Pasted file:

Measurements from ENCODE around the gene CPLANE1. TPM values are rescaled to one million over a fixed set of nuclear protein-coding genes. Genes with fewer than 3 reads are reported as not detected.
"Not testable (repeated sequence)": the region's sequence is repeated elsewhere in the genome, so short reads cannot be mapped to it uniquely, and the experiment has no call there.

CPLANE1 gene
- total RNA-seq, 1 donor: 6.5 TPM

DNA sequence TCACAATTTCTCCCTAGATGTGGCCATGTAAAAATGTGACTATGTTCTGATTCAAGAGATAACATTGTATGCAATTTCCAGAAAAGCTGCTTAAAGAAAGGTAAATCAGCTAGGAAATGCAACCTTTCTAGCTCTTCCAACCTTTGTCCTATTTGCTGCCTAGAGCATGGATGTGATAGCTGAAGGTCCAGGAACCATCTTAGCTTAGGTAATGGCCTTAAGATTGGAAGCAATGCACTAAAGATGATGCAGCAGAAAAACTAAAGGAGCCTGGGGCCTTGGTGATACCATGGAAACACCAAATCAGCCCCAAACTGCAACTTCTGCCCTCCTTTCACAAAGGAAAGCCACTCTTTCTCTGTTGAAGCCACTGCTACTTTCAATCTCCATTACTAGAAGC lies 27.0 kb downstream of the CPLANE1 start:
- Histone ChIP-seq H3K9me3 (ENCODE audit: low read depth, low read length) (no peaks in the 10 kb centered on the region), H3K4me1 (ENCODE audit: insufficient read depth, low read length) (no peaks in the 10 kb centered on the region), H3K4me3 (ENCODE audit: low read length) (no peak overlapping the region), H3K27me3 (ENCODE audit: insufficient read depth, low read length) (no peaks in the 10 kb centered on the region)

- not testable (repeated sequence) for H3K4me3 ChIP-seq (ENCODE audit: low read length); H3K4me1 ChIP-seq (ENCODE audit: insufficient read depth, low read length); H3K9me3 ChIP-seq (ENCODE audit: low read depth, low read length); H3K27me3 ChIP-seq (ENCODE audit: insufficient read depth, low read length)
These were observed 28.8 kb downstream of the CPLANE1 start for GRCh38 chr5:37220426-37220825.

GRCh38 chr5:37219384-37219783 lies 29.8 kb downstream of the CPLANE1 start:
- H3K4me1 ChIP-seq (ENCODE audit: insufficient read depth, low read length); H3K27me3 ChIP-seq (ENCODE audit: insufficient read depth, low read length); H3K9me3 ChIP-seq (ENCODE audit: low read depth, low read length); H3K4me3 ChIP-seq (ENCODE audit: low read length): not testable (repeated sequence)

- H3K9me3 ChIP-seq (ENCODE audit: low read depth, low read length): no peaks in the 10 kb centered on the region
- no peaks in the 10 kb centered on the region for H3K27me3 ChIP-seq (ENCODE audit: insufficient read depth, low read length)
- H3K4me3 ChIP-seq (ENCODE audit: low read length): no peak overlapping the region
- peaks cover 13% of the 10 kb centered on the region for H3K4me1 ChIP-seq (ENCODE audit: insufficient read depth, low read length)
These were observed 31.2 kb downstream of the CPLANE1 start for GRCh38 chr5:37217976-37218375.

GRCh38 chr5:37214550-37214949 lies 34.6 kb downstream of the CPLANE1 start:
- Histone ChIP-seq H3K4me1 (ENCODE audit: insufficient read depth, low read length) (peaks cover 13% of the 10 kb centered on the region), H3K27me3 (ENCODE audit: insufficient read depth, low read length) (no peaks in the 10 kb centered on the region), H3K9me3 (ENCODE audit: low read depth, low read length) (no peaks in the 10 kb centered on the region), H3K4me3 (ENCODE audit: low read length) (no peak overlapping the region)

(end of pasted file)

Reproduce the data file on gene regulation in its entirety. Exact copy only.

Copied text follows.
Measurements from ENCODE around the gene CPLANE1. TPM values are rescaled to one million over a fixed set of nuclear protein-coding genes. Genes with fewer than 3 reads are reported as not detected.
"Not testable (repeated sequence)": the region's sequence is repeated elsewhere in the genome, so short reads cannot be mapped to it uniquely, and the experiment has no call there.

CPLANE1 gene
- total RNA-seq, 1 donor: 6.5 TPM

DNA sequence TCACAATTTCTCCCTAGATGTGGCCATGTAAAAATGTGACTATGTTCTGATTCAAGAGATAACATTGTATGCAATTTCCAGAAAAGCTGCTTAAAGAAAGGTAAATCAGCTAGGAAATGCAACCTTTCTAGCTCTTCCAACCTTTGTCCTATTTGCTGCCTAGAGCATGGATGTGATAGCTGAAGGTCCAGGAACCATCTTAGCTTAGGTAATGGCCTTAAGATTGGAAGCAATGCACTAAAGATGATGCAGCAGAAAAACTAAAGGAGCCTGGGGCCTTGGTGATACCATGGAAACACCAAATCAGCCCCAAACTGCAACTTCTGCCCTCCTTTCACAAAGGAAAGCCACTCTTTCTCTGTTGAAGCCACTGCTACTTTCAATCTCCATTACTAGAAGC lies 27.0 kb downstream of the CPLANE1 start:
- Histone ChIP-seq H3K9me3 (ENCODE audit: low read depth, low read length) (no peaks in the 10 kb centered on the region), H3K4me1 (ENCODE audit: insufficient read depth, low read length) (no peaks in the 10 kb centered on the region), H3K4me3 (ENCODE audit: low read length) (no peak overlapping the region), H3K27me3 (ENCODE audit: insufficient read depth, low read length) (no peaks in the 10 kb centered on the region)

- not testable (repeated sequence) for H3K4me3 ChIP-seq (ENCODE audit: low read length); H3K4me1 ChIP-seq (ENCODE audit: insufficient read depth, low read length); H3K9me3 ChIP-seq (ENCODE audit: low read depth, low read length); H3K27me3 ChIP-seq (ENCODE audit: insufficient read depth, low read length)
These were observed 28.8 kb downstream of the CPLANE1 start for GRCh38 chr5:37220426-37220825.

GRCh38 chr5:37219384-37219783 lies 29.8 kb downstream of the CPLANE1 start:
- H3K4me1 ChIP-seq (ENCODE audit: insufficient read depth, low read length); H3K27me3 ChIP-seq (ENCODE audit: insufficient read depth, low read length); H3K9me3 ChIP-seq (ENCODE audit: low read depth, low read length); H3K4me3 ChIP-seq (ENCODE audit: low read length): not testable (repeated sequence)

- H3K9me3 ChIP-seq (ENCODE audit: low read depth, low read length): no peaks in the 10 kb centered on the region
- no peaks in the 10 kb centered on the region for H3K27me3 ChIP-seq (ENCODE audit: insufficient read depth, low read length)
- H3K4me3 ChIP-seq (ENCODE audit: low read length): no peak overlapping the region
- peaks cover 13% of the 10 kb centered on the region for H3K4me1 ChIP-seq (ENCODE audit: insufficient read depth, low read length)
These were observed 31.2 kb downstream of the CPLANE1 start for GRCh38 chr5:37217976-37218375.

GRCh38 chr5:37214550-37214949 lies 34.6 kb downstream of the CPLANE1 start:
- Histone ChIP-seq H3K4me1 (ENCODE audit: insufficient read depth, low read length) (peaks cover 13% of the 10 kb centered on the region), H3K27me3 (ENCODE audit: insufficient read depth, low read length) (no peaks in the 10 kb centered on the region), H3K9me3 (ENCODE audit: low read depth, low read length) (no peaks in the 10 kb centered on the region), H3K4me3 (ENCODE audit: low read length) (no peak overlapping the region)